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  • Norman Douglas:Correspondence
  • Owen Knowles
Norman Douglas: Selected Correspondence, Volume 7: Straining Friendship to Breaking Point—Letters from John Mavrogordato to Norman Douglas and a Selection of Letters from Douglas to Mavrogordato. Michael Allan, ed. General editors: Arthur S. Wensinger and Michael Allan. Graz/Feldkirch: W. Neugebauer Verlag GMBH, 2014. ix + 489 pp. Є45.00

THE PRESENT VOLUME is the seventh in a multivolume edition of the selected letters of Norman Douglas, the now largely forgotten author of Old Calabria (1915), South Wind (1917) and Alone (1920). Drawing upon a team of scholars associated with the Douglas Research Centre in Bregenz (Austria) and printed by an Austrian publisher, the edition eschews chronology in favour of a more personalized approach—that is, each volume collects letters to and from a particular friend of Douglas’s, in this case John Nicholas Mavrogordato (1882–1970), a gentleman-scholar of Anglo-Greek heritage.

Their friendship began in 1910 when Mavrogordato was a journalist, editor and part-time reader for J. M. Dent, and continued until Douglas’s death in 1952, by which time Mavrogordato had retired from his position as Professor of Byzantine and Modern Greek Studies at Oxford. As many of these letters show, “Mavro” was a literary advisor and [End Page 406] middleman in England for the Italy-based Douglas: he helped on matters of Græco-Roman history and literature, assiduously corrected and proofed the writer’s works, negotiated with his publishers, advised on contracts and undertook numerous other literary chores. Most of their surviving correspondence forms the basis of Volume 7 which, like others in the series, appears in a handsomely bound and illustrated form. A notable feature of the volume is its exemplary annotation. Douglas the polymath and polyglot presents formidable challenges to the annotator, and here Michael Allan, an evident Douglas enthusiast and advocate, has risen to virtually all of them: his explanatory comment is judiciously chosen, meticulously researched and generously detailed.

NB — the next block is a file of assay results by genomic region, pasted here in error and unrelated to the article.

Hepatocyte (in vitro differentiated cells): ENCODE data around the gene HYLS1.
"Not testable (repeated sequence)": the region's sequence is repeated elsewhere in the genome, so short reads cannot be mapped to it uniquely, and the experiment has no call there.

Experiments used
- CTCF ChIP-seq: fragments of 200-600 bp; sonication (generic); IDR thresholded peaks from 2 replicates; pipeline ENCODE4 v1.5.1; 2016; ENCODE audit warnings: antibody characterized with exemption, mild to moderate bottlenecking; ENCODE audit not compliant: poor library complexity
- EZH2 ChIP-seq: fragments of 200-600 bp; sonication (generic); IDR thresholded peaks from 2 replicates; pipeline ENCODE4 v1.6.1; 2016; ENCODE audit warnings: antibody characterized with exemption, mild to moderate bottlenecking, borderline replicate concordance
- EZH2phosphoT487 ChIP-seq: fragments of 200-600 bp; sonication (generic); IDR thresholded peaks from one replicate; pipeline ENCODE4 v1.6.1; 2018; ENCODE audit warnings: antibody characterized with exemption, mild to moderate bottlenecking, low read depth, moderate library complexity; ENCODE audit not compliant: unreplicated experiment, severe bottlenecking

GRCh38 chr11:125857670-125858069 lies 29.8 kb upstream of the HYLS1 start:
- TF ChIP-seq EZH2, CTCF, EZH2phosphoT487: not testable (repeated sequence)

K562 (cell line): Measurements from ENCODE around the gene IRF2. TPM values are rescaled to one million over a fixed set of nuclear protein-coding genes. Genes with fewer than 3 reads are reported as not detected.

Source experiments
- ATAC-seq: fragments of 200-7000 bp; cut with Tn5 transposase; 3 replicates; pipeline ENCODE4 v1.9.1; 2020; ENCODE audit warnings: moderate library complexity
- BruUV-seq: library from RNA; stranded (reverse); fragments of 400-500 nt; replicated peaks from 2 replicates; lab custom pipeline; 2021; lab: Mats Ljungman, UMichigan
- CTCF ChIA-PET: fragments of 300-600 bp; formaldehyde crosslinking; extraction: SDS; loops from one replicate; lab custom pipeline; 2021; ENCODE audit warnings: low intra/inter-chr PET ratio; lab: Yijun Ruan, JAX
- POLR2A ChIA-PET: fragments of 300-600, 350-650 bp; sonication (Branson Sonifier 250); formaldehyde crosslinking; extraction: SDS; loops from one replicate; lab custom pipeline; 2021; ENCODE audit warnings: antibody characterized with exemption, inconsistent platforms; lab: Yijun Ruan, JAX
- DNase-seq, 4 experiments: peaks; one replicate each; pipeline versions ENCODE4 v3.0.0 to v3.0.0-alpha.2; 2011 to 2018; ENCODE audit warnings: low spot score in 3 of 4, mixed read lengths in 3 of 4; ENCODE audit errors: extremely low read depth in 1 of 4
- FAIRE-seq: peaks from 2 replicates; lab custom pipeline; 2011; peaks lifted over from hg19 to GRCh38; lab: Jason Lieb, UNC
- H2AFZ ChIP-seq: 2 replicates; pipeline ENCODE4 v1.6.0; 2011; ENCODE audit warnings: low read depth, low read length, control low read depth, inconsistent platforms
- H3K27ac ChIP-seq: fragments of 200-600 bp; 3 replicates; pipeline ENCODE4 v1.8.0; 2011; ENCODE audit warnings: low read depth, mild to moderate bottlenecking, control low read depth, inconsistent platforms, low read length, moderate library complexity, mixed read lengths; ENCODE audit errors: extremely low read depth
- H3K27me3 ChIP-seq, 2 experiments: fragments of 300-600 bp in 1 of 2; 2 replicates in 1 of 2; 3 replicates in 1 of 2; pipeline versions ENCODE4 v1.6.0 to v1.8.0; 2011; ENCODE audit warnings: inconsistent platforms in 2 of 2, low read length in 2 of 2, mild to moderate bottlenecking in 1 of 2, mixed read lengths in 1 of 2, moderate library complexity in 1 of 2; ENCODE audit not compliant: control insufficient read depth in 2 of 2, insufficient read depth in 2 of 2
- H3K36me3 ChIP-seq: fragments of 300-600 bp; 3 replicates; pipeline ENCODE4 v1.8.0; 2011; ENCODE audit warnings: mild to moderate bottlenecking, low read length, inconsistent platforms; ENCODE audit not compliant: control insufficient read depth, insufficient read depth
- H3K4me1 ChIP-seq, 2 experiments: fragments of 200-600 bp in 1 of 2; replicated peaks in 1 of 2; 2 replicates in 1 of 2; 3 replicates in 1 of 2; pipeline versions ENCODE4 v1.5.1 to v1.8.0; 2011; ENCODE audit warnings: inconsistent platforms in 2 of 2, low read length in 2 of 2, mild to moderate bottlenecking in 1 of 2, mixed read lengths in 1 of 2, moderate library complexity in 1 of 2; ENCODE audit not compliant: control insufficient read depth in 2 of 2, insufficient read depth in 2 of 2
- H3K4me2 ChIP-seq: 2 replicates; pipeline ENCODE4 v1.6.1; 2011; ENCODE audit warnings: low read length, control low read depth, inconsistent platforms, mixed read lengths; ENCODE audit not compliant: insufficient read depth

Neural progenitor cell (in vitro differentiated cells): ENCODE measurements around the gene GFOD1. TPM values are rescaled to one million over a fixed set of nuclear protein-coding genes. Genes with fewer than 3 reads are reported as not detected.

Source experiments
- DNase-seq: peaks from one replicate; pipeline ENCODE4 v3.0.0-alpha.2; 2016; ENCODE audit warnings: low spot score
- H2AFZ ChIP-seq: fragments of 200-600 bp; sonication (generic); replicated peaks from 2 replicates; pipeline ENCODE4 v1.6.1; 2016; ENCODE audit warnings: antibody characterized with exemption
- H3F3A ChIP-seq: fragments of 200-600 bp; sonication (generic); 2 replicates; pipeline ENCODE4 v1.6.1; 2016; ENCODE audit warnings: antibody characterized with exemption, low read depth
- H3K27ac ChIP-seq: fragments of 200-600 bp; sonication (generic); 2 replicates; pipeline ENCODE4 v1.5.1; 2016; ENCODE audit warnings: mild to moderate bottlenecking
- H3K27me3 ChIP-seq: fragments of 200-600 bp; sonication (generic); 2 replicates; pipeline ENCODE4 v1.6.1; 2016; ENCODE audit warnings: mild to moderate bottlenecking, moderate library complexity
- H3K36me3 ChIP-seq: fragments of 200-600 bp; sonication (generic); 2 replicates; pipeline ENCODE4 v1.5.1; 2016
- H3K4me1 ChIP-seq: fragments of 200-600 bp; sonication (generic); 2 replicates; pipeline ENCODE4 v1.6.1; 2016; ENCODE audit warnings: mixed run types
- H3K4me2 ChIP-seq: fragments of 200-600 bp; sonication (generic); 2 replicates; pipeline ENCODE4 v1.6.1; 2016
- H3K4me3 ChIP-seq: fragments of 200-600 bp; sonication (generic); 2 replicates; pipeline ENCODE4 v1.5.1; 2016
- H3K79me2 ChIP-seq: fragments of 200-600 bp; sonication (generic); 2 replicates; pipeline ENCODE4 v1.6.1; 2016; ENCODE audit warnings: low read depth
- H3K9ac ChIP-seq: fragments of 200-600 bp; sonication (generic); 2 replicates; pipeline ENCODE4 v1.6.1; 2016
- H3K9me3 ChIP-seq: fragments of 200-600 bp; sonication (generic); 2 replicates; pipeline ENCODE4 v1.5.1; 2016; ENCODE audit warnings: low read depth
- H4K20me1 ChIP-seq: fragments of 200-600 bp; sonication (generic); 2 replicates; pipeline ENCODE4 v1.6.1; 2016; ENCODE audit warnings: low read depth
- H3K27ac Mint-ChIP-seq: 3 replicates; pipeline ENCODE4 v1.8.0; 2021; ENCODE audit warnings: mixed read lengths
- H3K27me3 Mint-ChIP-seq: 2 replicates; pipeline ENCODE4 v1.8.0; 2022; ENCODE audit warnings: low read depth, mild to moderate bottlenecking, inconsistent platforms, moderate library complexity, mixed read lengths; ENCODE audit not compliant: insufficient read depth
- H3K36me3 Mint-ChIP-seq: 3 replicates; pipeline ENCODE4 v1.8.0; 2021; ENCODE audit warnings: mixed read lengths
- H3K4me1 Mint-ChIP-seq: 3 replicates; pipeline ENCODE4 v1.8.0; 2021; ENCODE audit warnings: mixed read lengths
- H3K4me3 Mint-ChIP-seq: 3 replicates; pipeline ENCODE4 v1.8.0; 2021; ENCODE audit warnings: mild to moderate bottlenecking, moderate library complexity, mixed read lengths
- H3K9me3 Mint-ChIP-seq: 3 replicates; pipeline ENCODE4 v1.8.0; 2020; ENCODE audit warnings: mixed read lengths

This said, the editorial choices underpinning the volume are, alas, not without serious oddities, limitations and problems. At the very outset, the eye-catching volume title—Straining Friendship to Breaking Point—arouses expectations of epistolary tension and confrontation, but, in fact, as the editor admits, the rubric is simply not applicable to the long and perfectly unruffled friendship between Douglas and “Mavro.” Why, then, risk misleading the reader by using it? Another, more serious problem soon makes itself felt. It becomes clear that the surviving correspondence between the two men is both patchy and unequal. Whereas Douglas is represented by a selection of 181 letters, his correspondent is represented by a meagre thirteen surviving items; moreover, while the former’s letters are all from a period after 1920 (his numerous letters to Mavrogordato before that date not having survived and leaving another significant gap), most of the latter’s are from the pre-1920 period. Thus, any reader expecting the correspondence to enact an intricate and continuous dialogue will be sadly disappointed. In order to fill in some of these awkward temporal gaps, the editors fall back on lengthy exposition and numerous indigestible extracts from Mavrogordato’s unpublished diaries. The recourse to such materials suggests that the decision to organize Douglas’s letters around a single friendship can make for highly cumbersome results. A further, more practical consequence is that while the volume’s early pages offer a veritable cascade of factual details about two individuals, they leave more basic questions about their bond largely unexplored: what qualities brought them together and why was their friendship so enduring?

While the policy of devoting the volume to a single Douglas friendship is certainly generous in intention, it turns out to be decidedly inflationary in effect. Despite a selection process that has reduced a large Douglas correspondence to just 181 printed items, there is still evidence [End Page 407] that quality has been sacrificed for quantity. The truth is that some of the chosen letters are so mundane and occasional in content (many of them relaying trivial Florentine news and gossip) that it is hard to see why they merit inclusion; others dealing with the nuts and bolts of literary production (choice of publishers, contracts, and often including...


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pp. 406-409
Launched on MUSE
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Will Be Archived 2021
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